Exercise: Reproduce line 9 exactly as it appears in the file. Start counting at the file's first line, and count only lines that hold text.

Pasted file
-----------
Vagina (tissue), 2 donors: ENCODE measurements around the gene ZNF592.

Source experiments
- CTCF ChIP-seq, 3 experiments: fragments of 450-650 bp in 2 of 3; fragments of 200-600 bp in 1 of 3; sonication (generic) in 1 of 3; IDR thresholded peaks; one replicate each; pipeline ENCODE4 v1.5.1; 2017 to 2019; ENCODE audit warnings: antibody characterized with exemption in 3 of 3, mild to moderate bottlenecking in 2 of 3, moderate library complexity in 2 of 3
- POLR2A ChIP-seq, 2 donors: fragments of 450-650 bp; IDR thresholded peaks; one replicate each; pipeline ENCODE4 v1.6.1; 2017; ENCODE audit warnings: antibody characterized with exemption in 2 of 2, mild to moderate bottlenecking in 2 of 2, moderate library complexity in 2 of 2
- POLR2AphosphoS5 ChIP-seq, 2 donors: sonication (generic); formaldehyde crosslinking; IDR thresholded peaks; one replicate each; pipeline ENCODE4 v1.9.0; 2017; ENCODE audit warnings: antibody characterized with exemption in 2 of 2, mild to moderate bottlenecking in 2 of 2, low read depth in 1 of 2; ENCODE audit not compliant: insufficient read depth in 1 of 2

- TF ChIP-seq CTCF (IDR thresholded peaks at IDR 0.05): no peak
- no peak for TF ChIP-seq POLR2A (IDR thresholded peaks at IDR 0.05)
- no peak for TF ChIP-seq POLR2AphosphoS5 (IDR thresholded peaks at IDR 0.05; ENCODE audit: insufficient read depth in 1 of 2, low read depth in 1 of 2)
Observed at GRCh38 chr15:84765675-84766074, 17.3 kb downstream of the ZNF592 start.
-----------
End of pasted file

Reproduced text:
Observed at GRCh38 chr15:84765675-84766074, 17.3 kb downstream of the ZNF592 start.